Integrating pharmacists on a hospital’s cardiac arrest team for documentation and pharmacotherapy consultation results in more complete documentation and greater adherence with American Heart Association Advanced Cardiovascular Life Support (ACLS) guidelines, say researchers in a study published online in the Journal of the American Pharmacists Association.
In their article, the researchers described an innovative practice wherein pharmacists at Yale–New Haven Hospital in New Haven, CT, received training and education in ACLS and assumed responsibility for recording all activities during cardiac arrest events, including medications administered, intubation, and vital signs—documentation tasks previously assigned to nurses. The pharmacists also assisted physicians and nurses in providing real-time quality assurance during cardiac arrest events, including ensuring ACLS adherence with the timing, dosage, and frequency of medications and electrical defibrillation.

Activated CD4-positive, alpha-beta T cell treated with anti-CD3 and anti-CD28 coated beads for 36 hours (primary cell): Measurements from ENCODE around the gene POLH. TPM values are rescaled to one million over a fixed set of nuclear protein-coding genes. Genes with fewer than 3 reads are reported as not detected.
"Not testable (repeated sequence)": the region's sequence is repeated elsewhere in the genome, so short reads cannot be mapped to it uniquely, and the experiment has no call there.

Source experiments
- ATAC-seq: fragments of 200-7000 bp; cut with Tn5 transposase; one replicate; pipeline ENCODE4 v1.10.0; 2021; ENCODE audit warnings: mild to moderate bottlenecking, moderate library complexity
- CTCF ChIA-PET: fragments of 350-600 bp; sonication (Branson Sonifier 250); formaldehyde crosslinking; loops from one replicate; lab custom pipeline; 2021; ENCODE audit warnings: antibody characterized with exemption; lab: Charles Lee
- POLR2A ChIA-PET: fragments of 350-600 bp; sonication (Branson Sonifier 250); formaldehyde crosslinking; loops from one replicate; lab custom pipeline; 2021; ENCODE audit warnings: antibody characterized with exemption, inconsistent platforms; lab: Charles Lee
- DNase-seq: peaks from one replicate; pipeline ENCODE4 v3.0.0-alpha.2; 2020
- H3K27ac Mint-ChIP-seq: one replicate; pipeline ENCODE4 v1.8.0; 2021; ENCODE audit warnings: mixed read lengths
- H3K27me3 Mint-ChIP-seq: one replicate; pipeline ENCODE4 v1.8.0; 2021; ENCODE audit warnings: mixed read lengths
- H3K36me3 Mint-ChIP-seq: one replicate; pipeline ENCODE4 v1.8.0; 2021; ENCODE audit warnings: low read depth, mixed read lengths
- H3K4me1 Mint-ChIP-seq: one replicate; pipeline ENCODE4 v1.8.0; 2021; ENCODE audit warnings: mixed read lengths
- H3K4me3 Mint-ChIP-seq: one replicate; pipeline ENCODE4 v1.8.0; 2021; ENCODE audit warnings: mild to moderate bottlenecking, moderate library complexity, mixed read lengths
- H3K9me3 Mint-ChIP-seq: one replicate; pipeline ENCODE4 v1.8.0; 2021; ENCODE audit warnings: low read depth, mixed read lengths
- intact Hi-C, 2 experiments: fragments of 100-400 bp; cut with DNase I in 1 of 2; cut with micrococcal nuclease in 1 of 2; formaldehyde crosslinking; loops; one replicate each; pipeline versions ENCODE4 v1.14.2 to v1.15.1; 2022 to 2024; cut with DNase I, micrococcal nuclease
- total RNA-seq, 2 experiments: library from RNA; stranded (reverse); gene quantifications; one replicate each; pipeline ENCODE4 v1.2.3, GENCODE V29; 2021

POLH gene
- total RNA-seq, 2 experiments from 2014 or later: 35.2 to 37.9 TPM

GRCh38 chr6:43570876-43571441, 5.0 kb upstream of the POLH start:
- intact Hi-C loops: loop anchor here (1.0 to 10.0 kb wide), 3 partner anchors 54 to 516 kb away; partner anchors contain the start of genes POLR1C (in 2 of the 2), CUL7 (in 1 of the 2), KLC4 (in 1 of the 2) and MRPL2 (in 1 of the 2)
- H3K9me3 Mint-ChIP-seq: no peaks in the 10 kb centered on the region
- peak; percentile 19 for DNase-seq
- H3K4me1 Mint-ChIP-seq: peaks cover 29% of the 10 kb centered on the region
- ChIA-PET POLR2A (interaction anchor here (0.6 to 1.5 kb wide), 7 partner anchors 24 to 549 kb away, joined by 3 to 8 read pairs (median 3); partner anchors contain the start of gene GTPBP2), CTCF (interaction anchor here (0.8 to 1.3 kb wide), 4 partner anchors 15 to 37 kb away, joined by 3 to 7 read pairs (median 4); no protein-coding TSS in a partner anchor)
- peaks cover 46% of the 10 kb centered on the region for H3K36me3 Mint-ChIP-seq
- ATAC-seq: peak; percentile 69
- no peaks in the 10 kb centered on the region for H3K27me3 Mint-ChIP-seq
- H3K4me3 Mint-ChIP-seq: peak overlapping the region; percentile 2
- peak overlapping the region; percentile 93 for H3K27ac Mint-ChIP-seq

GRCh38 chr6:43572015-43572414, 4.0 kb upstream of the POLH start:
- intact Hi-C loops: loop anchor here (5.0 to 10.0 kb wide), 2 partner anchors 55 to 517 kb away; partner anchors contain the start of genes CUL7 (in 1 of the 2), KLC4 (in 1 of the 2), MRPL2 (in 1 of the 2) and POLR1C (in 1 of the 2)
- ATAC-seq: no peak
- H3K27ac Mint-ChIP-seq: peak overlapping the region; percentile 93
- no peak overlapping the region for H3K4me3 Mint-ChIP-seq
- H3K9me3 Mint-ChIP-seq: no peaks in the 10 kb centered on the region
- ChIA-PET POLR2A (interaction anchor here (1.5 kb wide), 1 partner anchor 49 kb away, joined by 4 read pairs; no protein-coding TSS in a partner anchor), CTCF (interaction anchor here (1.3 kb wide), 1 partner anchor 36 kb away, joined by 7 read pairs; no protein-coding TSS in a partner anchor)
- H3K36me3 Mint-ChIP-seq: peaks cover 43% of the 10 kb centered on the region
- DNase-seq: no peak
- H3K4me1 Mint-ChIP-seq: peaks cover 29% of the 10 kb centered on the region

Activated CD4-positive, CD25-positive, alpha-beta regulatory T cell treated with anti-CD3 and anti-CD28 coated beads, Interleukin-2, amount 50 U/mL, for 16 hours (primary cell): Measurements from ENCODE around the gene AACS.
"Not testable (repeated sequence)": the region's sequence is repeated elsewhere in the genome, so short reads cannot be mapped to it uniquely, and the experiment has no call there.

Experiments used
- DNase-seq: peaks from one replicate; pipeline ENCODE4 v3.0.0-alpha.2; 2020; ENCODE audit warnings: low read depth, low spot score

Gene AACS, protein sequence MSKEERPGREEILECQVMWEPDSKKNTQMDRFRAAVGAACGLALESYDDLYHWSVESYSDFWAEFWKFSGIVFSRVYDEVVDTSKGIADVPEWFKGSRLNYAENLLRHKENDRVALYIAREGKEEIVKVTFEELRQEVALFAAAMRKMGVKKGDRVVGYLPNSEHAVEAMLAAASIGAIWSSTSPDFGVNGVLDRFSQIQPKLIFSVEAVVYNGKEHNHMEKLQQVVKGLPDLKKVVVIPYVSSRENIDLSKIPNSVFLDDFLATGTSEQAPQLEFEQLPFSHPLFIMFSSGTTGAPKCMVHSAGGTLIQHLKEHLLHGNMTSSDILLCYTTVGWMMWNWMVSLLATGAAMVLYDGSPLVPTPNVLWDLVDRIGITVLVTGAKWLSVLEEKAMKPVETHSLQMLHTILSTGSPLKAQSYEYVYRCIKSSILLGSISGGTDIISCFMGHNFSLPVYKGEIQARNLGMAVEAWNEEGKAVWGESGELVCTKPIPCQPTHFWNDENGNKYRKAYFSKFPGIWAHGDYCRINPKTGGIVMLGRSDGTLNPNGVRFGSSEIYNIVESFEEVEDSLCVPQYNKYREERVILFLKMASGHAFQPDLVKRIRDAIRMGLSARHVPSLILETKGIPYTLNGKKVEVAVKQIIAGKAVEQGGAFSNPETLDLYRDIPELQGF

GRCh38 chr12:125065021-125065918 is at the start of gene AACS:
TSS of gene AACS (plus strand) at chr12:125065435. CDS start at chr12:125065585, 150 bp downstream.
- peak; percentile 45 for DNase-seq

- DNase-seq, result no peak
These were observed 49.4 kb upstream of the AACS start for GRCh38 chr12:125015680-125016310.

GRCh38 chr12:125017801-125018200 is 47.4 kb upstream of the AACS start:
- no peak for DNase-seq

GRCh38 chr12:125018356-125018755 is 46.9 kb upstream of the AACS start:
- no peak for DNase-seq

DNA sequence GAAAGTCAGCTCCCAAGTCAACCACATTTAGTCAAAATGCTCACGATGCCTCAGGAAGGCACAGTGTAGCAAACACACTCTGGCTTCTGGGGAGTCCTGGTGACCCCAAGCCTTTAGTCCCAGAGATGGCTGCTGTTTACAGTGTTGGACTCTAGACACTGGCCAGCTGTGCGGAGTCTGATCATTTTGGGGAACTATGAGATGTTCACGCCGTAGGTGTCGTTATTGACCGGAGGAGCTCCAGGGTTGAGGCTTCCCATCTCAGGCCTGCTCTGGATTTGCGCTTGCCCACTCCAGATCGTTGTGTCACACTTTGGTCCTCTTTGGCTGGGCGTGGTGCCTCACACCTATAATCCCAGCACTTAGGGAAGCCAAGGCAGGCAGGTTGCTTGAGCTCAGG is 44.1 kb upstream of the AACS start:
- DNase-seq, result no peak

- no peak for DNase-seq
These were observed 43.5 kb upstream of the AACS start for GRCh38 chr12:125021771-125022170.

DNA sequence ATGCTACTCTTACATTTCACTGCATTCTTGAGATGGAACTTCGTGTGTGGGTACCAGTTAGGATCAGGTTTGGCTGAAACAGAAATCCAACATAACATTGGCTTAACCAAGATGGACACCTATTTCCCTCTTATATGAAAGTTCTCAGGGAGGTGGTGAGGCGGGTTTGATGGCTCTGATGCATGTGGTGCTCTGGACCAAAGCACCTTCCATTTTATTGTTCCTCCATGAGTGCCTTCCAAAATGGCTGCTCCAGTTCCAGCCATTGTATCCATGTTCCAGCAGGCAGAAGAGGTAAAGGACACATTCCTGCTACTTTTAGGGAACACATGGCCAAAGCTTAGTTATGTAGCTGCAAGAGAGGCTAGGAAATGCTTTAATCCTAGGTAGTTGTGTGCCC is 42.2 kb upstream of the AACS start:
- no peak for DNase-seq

When the researchers compared pre- and post-intervention data on cardiac arrest team events they found that the percentage of forms with all documentation complete jumped from 0% at baseline to 28%, and ACLS adherence rose from 8% to 31%. Looking only at cardiac arrest events that took place on weekdays, the researchers saw a more pronounced improvement in ACLS adherence, from 0% to 59%.
Other aspects of care improved when a pharmacist was present, with shorter duration of cardiac arrest and shorter times to first defibrillation, first vasopressor, and intubation, although the authors note these outcomes did not reach statistical significance.